GARRISON The location of the frontier military fort after which Fort Stevenson State Park is named lies beneath the surface of Lake Sakakawea, about three miles southwest of the park's scenic overlook today.
Old Fort Stevenson was founded in 1867, crudely built, primarily from cottonwood trees that were cut along the nearby Missouri River. It was a full military fort by the standards of the day. It included officers quarters, parade ground, guard house, barracks and at least two rifled cannon that were the most modern and accurate artillery of the time.
A replica of the original guard house was constructed at the park in 2003 and overlooks Lake Sakakawea today. It is a popular attraction for visitors to the park and the centerpiece for the park's annual Frontier Military Days. The guardhouse contains an interpretive center that helps visitors better understand the history of the region.
A small cannon sits on display near the Interpretive Center at Fort Stevenson State Park. The center was constructed in 2003. It is a replica of the original guardhouse at old Fort Stevenson.
Fort Stevenson was a fully operating military post from 1867 through 1883, once serving as the frontier army's command post for what was then known as the Middle District of the Department of the Dakotas. The best known commander of the fort was Col. Philippe Regis de Trobriand. He directed construction of the post and was stationed at Fort Stevenson from 1867 through 1870.
Two large bays that form the eastern and western edges of Fort Stevenson State Park bear names that are directly associated with the history of the region. On the east side of the park is de Trobriand Bay and marina. On the west side is Garrison Bay and marina. While de Trobriand is named after the first commander of the old military post, Garrison is a reference to the "garrison" stationed at the fort. Both are fitting reminders of the historical importance of the area.
Soldiers at Fort Stevenson did not have an easy life. They were virtually dumped into the middle of the Great Plains. Although the region was inhabited by Indians, both friend and foe, the soldiers' biggest worries usually came from wicked winter weather or prairie fires. Their assigned duties included protecting the mail routes to other frontier forts, such as Fort Buford to the west and Fort Totten to the east. Mail for the frontier was delivered by the occasional steam boat that arrived at the Fort Stevenson landing and then dispersed by wagon or courier to other locations on the frontier.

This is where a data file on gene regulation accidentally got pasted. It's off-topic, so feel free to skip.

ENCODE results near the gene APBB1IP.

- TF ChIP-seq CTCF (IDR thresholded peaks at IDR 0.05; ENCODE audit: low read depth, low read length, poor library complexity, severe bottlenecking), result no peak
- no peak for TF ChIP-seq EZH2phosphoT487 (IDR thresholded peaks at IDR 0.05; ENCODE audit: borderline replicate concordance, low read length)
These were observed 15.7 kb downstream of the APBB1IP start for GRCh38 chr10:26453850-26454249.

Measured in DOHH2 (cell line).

Fort Stevenson drew its name from a Union general during the Civil War, Thomas Stevenson, who was killed at the Battle of Spotsylvania in 1864. A great deal of historical information about Fort Stevenson can be found in the interpretive center. Displays include old photographs, various frontier military equipment and the story of the final days of Fort Stevenson when it served as a boarding and industrial school for the Mandan, Hidatsa and Arikara.
The Fort Stevenson Foundation was formed in 1993 for the purpose of preserving and promoting the history of the old fort. Those interested in learning more about the Fort Stevenson Foundation are encouraged to call 337-5576.
Today the memory of Fort Stevenson lives on through the state park. The park contains 138 modern campsites, a tent camping area, rental cabins, hiking trails, the "trooper" forest and two marinas.